Duncan McPherson was born April 13, 1839, at Riga, N.Y., and his family came to Santa Cruz in 1856. Duncan’s education at the time the family arrived at Santa Cruz was a meager one. Recognizing this shortcoming, the boy enrolled at University of the Pacific at San Jose, where he earned his way for the next two years by waiting on tables and working as a janitor.
The combination of studies and full-time work began to undermine McPherson’s health, and he withdrew from college, taking a job with a trading expedition beginning an adventurous trip to the Frazer River mines.
Upon his return to Santa Cruz, he borrowed $200 from a firm, purchased three teams of oxen and went into business for himself as a teamster. How well he worked is attested by the fact that within four years he had repaid the firm and had accumulated a savings of $3,000.
He invested $100 in a ranch, which he traded in 1864 for a half-interest, then valued at $900, in the Santa Cruz Sentinel. The remaining half-interest was owned by B.P. Kooser, an experienced editor and printer. The new firm was known as Kooser and McPherson.
At that time, The Sentinel was a four-page, seven-column weekly. McPherson, having no journalism experience, became business manager of the paper and an editorial writer. Kooser supervised the actual printing and also wrote for the paper.
“The partnership lasted until 1871, when McPherson sold his interest for $2,000. He purchased the San Mateo Gazette in Redwood City, which he operated until 1874. His most notable efforts there were on behalf of the proposed construction of the Dumbarton Bridge.
McPherson returned to Santa Cruz in 1875 and bought two-thirds interest in The Sentinel from J.H. Hoadley who had invested in the paper while McPherson had been in Redwood City. The firm again became Kooser and McPherson and so remained until 1878 when C.W. Waldron, a Sentinel reporter, acquired Kooser’s interest. The name was changed to McPherson and Waldron.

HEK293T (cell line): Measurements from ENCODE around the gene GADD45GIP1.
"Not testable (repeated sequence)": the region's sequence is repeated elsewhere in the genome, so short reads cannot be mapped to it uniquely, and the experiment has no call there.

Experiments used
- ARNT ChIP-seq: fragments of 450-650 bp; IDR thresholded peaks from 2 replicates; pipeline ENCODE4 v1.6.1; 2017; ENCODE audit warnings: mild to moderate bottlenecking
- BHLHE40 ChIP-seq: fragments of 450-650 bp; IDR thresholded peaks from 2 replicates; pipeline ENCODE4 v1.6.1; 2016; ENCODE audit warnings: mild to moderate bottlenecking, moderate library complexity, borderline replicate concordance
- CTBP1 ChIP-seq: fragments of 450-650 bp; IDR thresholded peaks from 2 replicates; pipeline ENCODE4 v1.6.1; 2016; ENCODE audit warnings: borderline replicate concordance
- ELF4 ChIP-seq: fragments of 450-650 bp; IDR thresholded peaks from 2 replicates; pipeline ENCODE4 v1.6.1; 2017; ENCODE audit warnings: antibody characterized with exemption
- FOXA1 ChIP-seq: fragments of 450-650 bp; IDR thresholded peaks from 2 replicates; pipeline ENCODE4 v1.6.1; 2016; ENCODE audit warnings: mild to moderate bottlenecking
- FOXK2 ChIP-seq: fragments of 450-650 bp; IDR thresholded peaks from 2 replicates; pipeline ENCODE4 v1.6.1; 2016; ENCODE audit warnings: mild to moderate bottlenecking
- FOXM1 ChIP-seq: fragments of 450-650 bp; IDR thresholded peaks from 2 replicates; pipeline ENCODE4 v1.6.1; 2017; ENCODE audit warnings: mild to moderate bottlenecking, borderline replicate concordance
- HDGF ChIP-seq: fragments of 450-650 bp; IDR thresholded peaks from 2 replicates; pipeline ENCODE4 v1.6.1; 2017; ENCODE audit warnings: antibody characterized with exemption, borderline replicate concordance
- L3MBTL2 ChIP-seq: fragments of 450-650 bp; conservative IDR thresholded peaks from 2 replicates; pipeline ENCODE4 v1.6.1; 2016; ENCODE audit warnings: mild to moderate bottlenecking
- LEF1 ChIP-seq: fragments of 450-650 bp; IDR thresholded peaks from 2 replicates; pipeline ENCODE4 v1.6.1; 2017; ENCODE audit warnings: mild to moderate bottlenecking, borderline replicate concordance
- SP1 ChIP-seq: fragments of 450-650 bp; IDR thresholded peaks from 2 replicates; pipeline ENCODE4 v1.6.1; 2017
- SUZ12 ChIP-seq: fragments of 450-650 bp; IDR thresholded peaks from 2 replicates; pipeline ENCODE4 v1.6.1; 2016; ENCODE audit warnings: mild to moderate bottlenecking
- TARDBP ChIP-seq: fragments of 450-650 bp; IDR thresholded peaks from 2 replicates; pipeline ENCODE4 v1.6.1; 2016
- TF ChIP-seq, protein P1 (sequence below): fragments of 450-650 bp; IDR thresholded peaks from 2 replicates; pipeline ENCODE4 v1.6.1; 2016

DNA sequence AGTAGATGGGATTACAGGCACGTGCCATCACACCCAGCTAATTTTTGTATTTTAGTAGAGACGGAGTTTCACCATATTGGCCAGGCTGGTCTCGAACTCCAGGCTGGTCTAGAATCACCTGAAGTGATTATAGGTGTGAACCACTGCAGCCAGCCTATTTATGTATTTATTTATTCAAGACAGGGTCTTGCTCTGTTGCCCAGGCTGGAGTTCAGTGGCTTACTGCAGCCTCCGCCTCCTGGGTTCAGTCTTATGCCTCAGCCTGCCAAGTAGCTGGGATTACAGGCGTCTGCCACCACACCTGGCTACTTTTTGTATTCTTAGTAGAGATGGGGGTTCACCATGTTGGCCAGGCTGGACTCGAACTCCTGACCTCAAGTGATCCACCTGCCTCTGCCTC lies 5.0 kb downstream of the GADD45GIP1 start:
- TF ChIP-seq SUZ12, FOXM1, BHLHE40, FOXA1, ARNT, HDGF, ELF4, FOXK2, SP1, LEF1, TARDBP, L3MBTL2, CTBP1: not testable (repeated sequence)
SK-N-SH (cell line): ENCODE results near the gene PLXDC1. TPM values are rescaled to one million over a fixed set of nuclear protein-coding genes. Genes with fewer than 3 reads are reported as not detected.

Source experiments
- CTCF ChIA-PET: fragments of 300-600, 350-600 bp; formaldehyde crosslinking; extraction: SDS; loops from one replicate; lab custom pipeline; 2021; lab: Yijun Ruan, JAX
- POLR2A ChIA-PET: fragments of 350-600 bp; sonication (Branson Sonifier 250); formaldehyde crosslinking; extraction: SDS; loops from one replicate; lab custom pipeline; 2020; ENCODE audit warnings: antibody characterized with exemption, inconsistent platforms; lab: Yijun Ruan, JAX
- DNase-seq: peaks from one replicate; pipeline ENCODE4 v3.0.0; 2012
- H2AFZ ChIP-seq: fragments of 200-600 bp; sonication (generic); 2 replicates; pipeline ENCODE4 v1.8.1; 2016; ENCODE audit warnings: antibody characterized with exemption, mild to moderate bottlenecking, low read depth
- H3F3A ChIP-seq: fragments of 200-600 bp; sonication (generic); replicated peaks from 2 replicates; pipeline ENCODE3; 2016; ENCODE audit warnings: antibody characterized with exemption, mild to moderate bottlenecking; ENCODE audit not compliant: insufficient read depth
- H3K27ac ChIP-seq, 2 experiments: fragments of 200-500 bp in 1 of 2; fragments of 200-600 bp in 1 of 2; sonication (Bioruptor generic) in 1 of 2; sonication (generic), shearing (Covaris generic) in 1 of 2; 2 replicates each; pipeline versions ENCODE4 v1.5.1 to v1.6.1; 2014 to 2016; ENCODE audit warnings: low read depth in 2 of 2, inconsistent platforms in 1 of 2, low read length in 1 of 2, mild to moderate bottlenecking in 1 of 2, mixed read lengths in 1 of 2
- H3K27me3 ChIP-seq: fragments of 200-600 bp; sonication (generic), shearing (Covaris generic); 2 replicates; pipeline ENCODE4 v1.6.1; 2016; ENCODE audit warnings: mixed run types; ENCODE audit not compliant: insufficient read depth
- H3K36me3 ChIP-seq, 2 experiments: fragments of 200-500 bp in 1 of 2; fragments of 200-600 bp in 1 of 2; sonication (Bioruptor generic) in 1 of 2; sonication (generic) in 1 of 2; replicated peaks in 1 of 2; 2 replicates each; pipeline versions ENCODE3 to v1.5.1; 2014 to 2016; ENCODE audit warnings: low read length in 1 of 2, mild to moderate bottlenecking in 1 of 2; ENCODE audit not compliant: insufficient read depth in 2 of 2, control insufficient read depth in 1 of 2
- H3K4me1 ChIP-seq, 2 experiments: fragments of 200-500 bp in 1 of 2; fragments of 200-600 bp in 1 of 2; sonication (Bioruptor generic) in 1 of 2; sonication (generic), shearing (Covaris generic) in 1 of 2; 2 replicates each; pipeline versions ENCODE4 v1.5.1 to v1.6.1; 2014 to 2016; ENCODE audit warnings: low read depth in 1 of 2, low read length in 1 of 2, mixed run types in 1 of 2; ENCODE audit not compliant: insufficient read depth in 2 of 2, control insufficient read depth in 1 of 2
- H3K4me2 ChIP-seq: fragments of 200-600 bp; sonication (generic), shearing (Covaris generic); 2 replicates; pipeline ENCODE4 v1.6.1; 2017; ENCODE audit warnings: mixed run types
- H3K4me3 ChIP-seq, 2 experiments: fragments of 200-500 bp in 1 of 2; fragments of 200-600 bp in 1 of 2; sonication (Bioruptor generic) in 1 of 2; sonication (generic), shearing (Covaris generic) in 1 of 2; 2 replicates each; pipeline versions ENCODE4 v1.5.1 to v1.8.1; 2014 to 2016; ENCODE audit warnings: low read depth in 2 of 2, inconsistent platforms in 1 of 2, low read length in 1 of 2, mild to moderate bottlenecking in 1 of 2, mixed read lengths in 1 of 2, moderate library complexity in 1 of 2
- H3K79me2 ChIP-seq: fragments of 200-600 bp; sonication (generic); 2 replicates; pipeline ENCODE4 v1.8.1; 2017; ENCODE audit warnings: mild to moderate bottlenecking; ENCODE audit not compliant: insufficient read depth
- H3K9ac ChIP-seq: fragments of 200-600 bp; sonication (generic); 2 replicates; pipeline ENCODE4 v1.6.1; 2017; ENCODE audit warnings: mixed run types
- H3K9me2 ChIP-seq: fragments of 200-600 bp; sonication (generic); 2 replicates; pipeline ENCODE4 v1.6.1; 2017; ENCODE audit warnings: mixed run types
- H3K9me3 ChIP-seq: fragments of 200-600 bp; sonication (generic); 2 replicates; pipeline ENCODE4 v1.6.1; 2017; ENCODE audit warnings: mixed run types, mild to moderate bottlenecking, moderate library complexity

McPherson was editor and publisher of The Sentinel from that time until his death. The boy who had known nothing about newspapers became one of the state’s foremost journalistic innovators and a fearless and competent writer. Because he continued to invest in new mechanical improvements, his paper achieved a reputation for originality and progressiveness.
The Sentinel began daily publication with its April 14, 1884, issue. Previous efforts in that direction had proved disastrous for three of its competitors, but under McPherson’s guidance the new Daily Sentinel thrived.
When Duncan McPherson died in 1921, his Sentinel was a prosperous business operation. It had outlived no fewer than 17 of its competitors.
Duncan was proud of his profession. He played an active part in state journalism. In the 1870s he helped in the organization of a district publishers association of newspaper heads in several nearby counties, which merged into the California Press Association, of which he was a director until his death. He was treasurer of the association for 24 years.
In his later years, he was recognized affectionately as the “dean of California editors.”
Under McPherson’s leadership, The Sentinel followed an editorial policy of independent Republicanism. The paper was an enthusiastic advocate of local concerns, and McPherson championed the causes he felt were in the best interest of his readers.
McPherson was far-sighted and progressive in the purchase of needed improvements. One of McPherson’s most impressive contributions in his long service as a publisher was his fight to have the Big Basin area of Santa Cruz County made a state park.
Logging operations in the vicinity in the late 1890s threatened to destroy the rare Santa Cruz redwood forests. Through his newspaper, McPherson carried the successful fight to save the giant trees.
McPherson, who died Feb. 20, 1921, respected the economic importance of the lumbering operations to Santa Cruz, but he deplored the indiscriminate cutting of the forests without an attempt at reforestation. In this attitude he was clearly years ahead of his time.
*Hall of Fame inductees are selected annually by a committee appointed by the California Press Foundation. They recognize career achievements of weekly and daily publishers in California who were important and influential in their era, as judged by their peers in the association. The write-ups are a historical and journalistic snapshot in time and not official biographies.*